Are You Holding You Back?

We all have quirks, weaknesses, bad habits, and sometimes we’re just ignorant.  These things may be stopping us from getting what we want. It’s called self-sabotage.  We have to be self-aware enough to address it. Especially if we want to get somewhere other than where we already are. We need to get out of our own way.

Looking deep into ourselves isn’t always pleasant (and, on occasion, can be downright terrifying). We leave clues for ourselves and there are usually plenty of people willing to point out where improvement would be welcome (you know who those people are).  It is imperative to sift through all that and be honest with ourselves and then repair it.

Ignorance is an easy fix

This is the easiest thing to address. We don’t know what we don’t know. Find the information needed and ignorance disappears!  This can come from a trusted source, a book, or it can always be googled (what the heck did we do before google?).  Research, research, research….be in the know! Then put it into motion.

Eradicating bad habits

Bad habits can be detrimental for multiple reasons. For instance, if you have the habit of interrupting people it is not only rude but it means you are not listening but only thinking about what you want to say, making yourself appear crass, self- involved, and 2 years old. Connecting the dots, this is clearly bad for both personal relationships and business connections.  This is a simple but not easy thing to correct.  It mostly comes down replacing bad habits with a smart habit.  Dr. Arthur B. Markman wrote a more detailed post here  about how exactly do this.  Whatever bad habit you have that could be holding you back should be deemed the enemy and dealt with until the threat to your success is gone.

Sometimes we have to make sure that we don't overwhelm the masses with all our uniqueness. Click To Tweet

Keeping our quirks in check

Personality quirks make us all unique. Unique is good, to a point. After all, we still need people to be able to relate to us. Sometimes we have to make sure that we don’t overwhelm the masses with all our uniqueness. Nervous laughter would be a great example .  There are so many situations where that could go wrong.  We need to hold back and let prudence take over and be judicious in our quirkiness.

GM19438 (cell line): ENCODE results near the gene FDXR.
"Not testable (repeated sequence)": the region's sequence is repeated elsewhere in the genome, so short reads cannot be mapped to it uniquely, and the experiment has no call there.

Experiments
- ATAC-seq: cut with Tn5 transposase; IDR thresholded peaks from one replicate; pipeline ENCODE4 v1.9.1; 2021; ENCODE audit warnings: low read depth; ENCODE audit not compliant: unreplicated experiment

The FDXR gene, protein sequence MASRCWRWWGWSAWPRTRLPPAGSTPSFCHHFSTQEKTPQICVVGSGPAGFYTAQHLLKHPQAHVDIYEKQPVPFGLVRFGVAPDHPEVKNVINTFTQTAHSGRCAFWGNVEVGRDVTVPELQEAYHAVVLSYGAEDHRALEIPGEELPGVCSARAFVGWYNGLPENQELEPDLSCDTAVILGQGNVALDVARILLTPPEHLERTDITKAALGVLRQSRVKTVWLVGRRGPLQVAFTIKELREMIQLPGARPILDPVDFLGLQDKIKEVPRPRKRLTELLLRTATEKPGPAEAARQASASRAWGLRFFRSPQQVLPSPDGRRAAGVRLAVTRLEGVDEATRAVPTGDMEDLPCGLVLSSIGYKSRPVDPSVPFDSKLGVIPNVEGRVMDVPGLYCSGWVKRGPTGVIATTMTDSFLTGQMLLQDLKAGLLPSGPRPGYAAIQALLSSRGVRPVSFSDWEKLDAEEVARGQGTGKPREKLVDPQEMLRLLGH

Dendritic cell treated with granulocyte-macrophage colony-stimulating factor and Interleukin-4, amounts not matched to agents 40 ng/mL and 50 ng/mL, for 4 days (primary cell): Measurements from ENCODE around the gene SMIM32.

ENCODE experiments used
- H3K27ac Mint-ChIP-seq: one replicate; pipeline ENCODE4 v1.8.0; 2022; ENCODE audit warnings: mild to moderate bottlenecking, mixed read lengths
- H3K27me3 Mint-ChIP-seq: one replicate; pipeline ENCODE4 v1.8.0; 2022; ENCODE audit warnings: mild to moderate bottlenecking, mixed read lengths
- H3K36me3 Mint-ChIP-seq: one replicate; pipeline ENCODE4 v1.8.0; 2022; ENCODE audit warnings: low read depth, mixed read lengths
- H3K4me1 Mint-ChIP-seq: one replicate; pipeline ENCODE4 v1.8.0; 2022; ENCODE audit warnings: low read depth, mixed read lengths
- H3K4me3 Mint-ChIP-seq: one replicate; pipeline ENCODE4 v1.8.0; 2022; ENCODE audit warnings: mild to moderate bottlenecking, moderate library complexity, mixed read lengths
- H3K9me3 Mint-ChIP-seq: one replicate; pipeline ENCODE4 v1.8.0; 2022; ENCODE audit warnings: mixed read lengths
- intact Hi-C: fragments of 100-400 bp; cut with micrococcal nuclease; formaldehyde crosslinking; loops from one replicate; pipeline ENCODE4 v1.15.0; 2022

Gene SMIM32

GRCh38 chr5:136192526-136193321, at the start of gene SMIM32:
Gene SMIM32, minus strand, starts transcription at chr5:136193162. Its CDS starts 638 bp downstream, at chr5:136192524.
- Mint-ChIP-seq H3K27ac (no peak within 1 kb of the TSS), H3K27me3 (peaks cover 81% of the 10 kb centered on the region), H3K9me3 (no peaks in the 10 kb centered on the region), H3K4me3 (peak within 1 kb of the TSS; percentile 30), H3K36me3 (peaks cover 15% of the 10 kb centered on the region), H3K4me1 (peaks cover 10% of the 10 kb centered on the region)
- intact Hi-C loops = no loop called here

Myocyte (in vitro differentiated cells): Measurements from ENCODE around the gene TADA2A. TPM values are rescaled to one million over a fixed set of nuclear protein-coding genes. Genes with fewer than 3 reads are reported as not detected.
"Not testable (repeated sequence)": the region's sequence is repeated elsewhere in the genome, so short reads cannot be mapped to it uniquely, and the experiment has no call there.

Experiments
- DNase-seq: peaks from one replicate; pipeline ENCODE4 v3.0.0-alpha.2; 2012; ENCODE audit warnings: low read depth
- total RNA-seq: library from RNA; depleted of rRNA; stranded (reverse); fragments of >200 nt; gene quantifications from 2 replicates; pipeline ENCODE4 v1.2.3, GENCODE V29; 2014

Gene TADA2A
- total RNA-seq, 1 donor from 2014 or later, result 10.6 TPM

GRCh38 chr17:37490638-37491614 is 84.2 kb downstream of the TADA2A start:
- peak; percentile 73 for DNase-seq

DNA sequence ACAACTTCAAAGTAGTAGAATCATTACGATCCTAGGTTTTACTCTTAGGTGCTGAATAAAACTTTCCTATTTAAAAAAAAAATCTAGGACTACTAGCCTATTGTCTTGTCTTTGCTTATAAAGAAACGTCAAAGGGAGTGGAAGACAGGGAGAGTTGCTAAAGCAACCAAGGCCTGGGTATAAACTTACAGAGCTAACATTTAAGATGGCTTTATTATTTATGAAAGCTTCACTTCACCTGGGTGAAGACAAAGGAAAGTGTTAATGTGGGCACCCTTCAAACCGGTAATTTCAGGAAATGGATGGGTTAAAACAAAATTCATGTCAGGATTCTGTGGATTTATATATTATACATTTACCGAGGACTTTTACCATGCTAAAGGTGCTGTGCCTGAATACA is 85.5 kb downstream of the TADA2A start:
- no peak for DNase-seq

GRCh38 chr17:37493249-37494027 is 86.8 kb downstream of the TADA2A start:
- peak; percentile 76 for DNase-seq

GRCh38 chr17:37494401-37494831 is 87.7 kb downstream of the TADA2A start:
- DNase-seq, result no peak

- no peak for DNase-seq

Addressing our weaknesses

This is where things get tricky.

Some of our weaknesses can be strengthened.  Our skills can always be built up and practiced. For instance, I can practice speaking in front of a crowd and get better over time. (And I do…every single anxiety inducing time.)

Some of our weaknesses are perceived.  They aren’t necessarily weaknesses but that is how it is viewed by others.   These are the ones that need to be compensated for and some need a touch of ingenuity.  

In my case, I have a two interconnected ‘weaknesses’ that have gotten in the way both personally and professionally.  I have dealt with them my whole life and will continue to if I am to get the things I want out of life.

The first is that I am a dyed-in-the-wool introvert.  I gather my energy from time spent alone.  I am a deep thinker.  I do not have a need to be the center of attention.  I thrive with deep conversations and struggle with small talk.  None of these things screams weakness but society values extroverts. We want to see the life of the party and ‘in your face’ is seen as strong and courageous. Society views introverts  as shy, quiet, and weak. In order to get the attention of most people, I have to put on an extroverted face.